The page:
Digger Dan


By Diane Workman

Imagine if you will, the cool September air rustling about you but you don't notice.  It's 1985 and your sitting on the Jordan High bleachers with your closest friends, and yet you are not aware of the company you keep.  The announcer speaks of the Student Body Officers' Float and your eyes are drawn to the north end of the football field.  There is a thrill of excitement seemingly frozen in the air.  The contagious buzz of cheering, shouting, whistling, laughing, hooting and hollering is everywhere.  The float passes by and you admire the rainbow-adorned trailer filed with its load of brightly colored helium balloons.  A banner on the side that reads, "DREAM INTO ACTION." On the float's second pass you see the net released and watch as the balloons soar upward in a whoosh.  Then up jumps a seven-foot masked farmer who begins to dance.

Who is this guy?  Why is he here?  How did all this come about?  The roar of the crowd grows louder and everyone is up and cheering as if their shoes were attached to springs.  This day will go down in the annals of Jordan High School's history.  It is the dawning of Digger Dan.

I am proud to relive this memory with you;a memory I had nearly forgotten until I was given the task of researching Digger Dan's history as part of my responsibilities as vice president in charge of archives for the Jordan High Alumni Association.

Much to my surprise, I discovered that Digger Dan isn't the first personification of the Beetdigger spirit.  Back in 1955 a cartoon character named "Topper" decked the pages of the high school yearbook and announced plans to symbolize the Beetdiggers going through their high school experiences.  (Perhaps the fact that Topper was a cartoon rather than a living, breathing mascot may have had something to do with his fairly speedy demise.)

Yes, it was the Class of 1986 that started the Digger Dan legacy.  The motive was to increase student involvement, show school spirit and liven up the student body at assemblies and sporting events.  Well, it proved to be a great success and the mascot has continued through the years.

The first person to play Digger Dan was a friend of mine, Scott Stromberg.  He remembers how the student body officers planned the "big secret" for the Homecoming Parade and the assembly where they searched for a name for the masked farmer.  When I interviewed Scott recently about his role as the first Digger Dan, he expressed surprise that Digger Dan is still around.  "It's awesome to help start such a legacy,"  he said.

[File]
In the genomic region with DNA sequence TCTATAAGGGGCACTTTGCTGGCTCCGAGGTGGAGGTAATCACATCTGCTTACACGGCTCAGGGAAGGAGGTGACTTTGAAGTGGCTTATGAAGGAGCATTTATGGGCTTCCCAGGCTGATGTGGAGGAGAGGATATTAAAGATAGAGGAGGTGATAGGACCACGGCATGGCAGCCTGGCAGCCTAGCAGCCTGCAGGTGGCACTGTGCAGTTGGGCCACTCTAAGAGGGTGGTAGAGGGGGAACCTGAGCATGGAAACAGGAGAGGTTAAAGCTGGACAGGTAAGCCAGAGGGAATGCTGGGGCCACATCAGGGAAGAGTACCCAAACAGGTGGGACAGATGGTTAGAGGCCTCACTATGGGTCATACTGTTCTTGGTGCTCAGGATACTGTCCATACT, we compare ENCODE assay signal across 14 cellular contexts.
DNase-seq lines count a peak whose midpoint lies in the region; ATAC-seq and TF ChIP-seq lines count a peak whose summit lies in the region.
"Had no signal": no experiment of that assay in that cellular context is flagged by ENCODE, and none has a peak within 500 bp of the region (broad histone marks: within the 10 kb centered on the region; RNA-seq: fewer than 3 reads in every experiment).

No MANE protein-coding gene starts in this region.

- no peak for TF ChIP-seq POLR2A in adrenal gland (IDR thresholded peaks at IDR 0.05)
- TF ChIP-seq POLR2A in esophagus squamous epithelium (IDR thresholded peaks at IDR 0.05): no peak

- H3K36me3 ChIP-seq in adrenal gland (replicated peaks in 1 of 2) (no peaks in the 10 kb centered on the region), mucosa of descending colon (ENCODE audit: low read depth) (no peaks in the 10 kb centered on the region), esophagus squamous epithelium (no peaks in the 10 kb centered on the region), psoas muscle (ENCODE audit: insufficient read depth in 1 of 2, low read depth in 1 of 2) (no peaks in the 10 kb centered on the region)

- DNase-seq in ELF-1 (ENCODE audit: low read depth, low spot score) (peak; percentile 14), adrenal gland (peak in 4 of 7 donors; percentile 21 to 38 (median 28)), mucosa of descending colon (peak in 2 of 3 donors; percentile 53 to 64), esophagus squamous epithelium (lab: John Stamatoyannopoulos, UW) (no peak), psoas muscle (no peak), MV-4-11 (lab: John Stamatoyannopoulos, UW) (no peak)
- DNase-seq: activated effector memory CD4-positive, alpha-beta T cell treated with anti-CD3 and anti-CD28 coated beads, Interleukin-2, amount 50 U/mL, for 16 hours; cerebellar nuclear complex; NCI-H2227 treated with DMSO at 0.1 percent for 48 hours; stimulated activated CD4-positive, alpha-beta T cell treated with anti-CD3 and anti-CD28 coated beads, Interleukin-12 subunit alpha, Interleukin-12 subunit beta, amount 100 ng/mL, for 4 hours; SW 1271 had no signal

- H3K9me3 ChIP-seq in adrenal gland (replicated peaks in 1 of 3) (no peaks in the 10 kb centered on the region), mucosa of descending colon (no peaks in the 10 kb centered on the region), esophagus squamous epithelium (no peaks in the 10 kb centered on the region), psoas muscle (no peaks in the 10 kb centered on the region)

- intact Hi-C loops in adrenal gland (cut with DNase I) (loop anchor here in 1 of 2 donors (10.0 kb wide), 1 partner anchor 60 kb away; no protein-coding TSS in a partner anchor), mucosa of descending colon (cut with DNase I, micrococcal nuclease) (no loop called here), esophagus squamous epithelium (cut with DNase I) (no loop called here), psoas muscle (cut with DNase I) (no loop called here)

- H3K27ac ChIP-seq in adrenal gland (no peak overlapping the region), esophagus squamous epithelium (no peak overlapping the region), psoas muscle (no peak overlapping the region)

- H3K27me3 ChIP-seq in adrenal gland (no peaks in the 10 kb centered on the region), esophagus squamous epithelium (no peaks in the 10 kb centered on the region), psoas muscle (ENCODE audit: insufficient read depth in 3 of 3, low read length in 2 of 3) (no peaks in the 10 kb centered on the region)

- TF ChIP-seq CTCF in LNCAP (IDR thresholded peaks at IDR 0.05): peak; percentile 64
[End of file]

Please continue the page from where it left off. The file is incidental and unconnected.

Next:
Brance Ammussen, Mel Quinn, and Arron Bell each had the chance to play Digger Dan in the 1988-89 school year.  Together they kept the student body on its toes trying to figure out the identity of the masked mascot.  Zakary Short, who played Digger Dan in 1998, said, "Dan was a way of bringing the team and the student body together.  When the team was down, it was Digger Dan's duty to boot morale. He is the heart and spirit of the game."

Digger Dan's identity is usually a closely guarded secret, consequently I found identifying all of the Digger Dan performers to be an impossible task.  Those who admitted playing the role said there were other as well but they couldn't remember who.  A few yearbooks included the name of their Digger Dan but many did not.  I discovered that during my senior year it was Patty Brown Jake who played Digger Dan at the big game against South High.  Silly me, I thought Digger Dan was always played by a boy.

In 1996, Digger Dan changed.  He became more fierce and formidable.  Some said it was to make the digger more modern; others said it was just time for a new look.

What does it mean to be Digger Dan?  According to Trevor Miller, Class of 2000, "Being Digger Dan is a lot of fun but also a big responsibility.  It's not only time consuming, it's physically draining.  In one game I lost five pounds funning around in that hot suit."  He went on to say, "As the mascot I learned a lot of things about what being a Beetdigger really means. I learned about school spirit and pride and why they are important.  Being the mascot taught me to push myself to the max.  You never know what you can do until you try."  He concluded with a smile.

Whether he's flipping, tripping, flirting or cheering, Digger Dan is entertaining.  He's one of the most controversial mascots around.  A few students said they think it's time for him t go. (Probably the same ones who wanted to trade "Beetdiggers" for bulldog or some such thing.)  To me Digger Dan and Beetdigger mean Jordan.  The legacy goes deeper than just a name pulled out of the air.  Although Digger Dan's voice and face may change from time to time, school spirit and pride always follow him.  He is putting our "Dreams into Action."  And will continue the legacy for Jordan High for many years to come.